Welcome to the End//Part 31--Fires
The fires that we build now that there are only a couple of us are small. If we are going to burn up all of this stuff, we’ll need something roaring. A small fire is either going to be smothered by anything we throw on it, or it’s going to take so long for anything to catch that it will take all night.
I don’t want that. I want a fire that will be seen for miles. One with flames that punch up into the sky 30 and 40 feet. A fire that will scare anything, even a wailer, into staying away. I want a fire to get so big that it almost has a personality, then I want to laugh in its face.
That kind of fire needs fuel, so I’m headed back to my storage shed to see what kind of accelerants I can find. I don’t want gas. I want something that burns easy but is less combustible.
I dig around the shed, and realize that it’s probably been picked over already. Walter was resourceful. I’m sure he found anything that could start a fire the first day or two. But there is equipment here, equipment that has engines and gas.
I find a hose still coiled over in a corner and large bucket. I use a knife that’s also laying around to cut off a bit of hose as long as my arm and start siphoning the gas from those engines into the bucket. They drain quickly, and by the time I’ve hit them all the bucket is about half full. It’s not a bad amount of gas. It should make tonight’s task easier.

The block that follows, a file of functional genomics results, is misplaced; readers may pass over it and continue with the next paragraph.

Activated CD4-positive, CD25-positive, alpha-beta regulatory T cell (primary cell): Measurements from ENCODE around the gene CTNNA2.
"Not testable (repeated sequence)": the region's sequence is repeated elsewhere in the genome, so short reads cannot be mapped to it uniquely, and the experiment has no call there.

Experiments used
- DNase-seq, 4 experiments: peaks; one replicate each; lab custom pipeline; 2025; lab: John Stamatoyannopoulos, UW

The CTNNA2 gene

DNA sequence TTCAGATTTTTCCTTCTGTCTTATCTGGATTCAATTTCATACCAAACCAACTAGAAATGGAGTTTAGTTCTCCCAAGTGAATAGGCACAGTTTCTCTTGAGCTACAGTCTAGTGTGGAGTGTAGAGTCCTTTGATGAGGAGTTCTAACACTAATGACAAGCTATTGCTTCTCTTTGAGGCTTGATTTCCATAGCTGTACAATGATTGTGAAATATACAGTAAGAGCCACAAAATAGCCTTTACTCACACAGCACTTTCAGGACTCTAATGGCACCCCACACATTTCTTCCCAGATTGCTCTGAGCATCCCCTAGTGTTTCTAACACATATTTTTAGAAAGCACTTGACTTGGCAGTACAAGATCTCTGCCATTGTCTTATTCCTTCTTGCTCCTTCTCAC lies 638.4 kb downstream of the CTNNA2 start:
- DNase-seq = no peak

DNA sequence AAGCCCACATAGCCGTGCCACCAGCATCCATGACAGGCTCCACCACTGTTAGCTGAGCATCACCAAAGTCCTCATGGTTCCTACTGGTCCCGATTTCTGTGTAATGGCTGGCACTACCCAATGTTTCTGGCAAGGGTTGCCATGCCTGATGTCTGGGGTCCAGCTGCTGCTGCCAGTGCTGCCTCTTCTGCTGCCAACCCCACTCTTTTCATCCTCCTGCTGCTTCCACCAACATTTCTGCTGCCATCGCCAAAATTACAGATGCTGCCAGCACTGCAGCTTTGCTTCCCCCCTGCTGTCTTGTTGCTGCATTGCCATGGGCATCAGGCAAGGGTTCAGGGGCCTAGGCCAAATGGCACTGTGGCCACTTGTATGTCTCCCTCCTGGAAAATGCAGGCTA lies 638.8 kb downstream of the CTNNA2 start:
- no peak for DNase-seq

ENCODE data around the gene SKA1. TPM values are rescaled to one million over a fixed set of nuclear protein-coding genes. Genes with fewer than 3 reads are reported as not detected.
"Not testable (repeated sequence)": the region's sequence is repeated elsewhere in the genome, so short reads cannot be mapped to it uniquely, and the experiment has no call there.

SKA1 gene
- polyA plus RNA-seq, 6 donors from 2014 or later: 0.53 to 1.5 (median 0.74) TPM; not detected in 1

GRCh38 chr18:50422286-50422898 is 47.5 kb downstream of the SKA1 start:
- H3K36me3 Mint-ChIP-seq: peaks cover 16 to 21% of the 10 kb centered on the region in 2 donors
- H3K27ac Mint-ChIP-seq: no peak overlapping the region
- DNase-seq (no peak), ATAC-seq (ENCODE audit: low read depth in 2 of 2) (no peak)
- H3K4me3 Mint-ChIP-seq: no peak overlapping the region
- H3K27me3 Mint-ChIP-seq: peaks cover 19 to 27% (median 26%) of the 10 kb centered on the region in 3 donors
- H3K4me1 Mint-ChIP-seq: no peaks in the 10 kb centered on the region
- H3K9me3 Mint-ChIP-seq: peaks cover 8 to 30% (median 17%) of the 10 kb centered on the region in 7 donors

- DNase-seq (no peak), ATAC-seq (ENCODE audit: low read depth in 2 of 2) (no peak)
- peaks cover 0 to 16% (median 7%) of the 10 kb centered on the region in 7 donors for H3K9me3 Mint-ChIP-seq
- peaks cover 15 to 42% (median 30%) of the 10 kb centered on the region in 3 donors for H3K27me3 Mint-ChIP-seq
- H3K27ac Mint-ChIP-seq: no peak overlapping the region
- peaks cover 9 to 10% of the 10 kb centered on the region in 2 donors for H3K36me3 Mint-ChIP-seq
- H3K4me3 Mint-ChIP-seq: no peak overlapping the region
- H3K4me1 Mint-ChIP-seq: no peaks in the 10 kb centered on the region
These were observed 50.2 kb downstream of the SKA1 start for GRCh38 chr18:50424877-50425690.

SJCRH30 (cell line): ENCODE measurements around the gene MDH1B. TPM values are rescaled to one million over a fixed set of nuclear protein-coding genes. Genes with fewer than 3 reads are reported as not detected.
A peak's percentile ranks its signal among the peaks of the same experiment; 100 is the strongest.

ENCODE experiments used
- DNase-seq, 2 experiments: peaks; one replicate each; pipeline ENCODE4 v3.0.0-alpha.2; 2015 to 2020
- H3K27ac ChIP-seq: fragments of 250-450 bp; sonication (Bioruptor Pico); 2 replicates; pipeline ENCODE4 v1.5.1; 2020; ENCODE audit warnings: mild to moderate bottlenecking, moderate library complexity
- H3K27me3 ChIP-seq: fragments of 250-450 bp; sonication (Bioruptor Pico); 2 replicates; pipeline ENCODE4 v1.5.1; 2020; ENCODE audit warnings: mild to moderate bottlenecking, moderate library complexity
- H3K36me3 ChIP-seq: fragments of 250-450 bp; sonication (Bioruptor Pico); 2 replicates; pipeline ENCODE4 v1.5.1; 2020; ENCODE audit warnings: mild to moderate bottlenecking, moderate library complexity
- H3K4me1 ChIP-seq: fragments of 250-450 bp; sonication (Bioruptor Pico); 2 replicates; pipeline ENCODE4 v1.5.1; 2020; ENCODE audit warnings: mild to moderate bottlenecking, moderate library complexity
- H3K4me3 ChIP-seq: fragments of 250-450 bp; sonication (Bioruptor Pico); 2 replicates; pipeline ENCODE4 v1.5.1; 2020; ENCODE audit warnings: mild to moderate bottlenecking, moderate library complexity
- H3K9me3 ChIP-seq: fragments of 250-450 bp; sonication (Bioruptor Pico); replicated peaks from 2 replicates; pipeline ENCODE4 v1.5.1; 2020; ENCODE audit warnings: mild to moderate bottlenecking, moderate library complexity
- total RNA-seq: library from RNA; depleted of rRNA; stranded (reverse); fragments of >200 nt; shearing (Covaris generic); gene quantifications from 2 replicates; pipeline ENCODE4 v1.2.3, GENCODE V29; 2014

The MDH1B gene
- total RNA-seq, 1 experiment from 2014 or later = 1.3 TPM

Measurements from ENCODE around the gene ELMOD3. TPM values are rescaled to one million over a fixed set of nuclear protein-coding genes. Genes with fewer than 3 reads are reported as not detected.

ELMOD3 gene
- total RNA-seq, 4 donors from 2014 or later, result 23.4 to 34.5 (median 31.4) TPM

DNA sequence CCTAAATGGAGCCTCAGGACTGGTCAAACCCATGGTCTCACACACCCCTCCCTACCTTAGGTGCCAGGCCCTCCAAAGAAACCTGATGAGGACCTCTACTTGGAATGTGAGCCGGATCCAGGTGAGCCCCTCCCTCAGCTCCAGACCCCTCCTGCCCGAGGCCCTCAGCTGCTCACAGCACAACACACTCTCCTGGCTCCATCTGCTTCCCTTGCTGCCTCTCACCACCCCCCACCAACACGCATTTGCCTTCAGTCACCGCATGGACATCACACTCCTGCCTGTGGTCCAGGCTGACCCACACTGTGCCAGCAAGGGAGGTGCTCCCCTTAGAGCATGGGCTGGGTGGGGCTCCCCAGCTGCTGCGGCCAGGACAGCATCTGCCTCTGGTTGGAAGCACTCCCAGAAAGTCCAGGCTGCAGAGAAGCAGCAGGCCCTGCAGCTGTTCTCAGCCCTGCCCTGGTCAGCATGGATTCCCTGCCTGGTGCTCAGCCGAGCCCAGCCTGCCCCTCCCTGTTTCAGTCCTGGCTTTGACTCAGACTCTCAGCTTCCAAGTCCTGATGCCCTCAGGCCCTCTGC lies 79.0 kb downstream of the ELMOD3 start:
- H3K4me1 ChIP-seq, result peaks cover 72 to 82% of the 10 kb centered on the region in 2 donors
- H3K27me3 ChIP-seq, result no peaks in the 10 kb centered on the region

The fumes from the gas are overpowering, and by the time I get to camp I’m feeling a bit light headed. Caroline is reading, something I haven’t seen her do in days, and it’s comforting. It feels like she’s coming back. I put the bucket down far from us, up near the drums where we’ve been building our fires.
I say hi to Caroline. She gives me a slight wave but never pulls herself from her page.
I go to the area that’s become mine, and I start to go through everything. If I’m going to walk to Oklahoma—and I am—then I can’t do it with everything that I’ve got around me now. I’ve created a comfortable space that feels like mine. I thought this was home. Or, at leat, home for a while. Now, if I’m essentially becoming a nomad until I can walk the few hundred miles to this church then I’ve got to cull. I need to reassess everything I’ve brought here.
I take my pack and dump it out in front of me. Clothes fall into a pile. Other gear tumbles out and rolls away from me. There’s matches in a stay-dry container. There’s a couple of knives. But mostly what’s in the pack are clothes.
Then there’s the gas mask. It’s the exact kind of thing that I should leave behind. It’s impractical. It’s old. Then I remember just a few days before and Caroline’s magic moment. How if I hadn’t had this mask then I wouldn’t be here to make these decisions. I wouldn’t have had the opportunity to decide to go to Oklahoma.
I put the mask in the pile of things that are coming with me. It’s a pile that’s still too big, but I stop trying to make tough decisions and pile everything that I’m not keeping into a somewhat organized stack near the barrels where we’ll later make big fire.
“What are you doing?” Caroline asks.
“Lightening my load.”
“Too much to carry.”
“Yeah, makes sense. But you’re going to burn it all?”
“Don’t know what else to do with it. Plus I want to see a big, big fire. I kind of feel like I need to.”
“OK, Pyro.” Caroline walks to her pile of stuff and drags a mat that she’d been laying on—not her bed, a spare mat that she’d found somewhere—and drags it over to the pile and throws it on top.
She looks at me and says “Kindling.”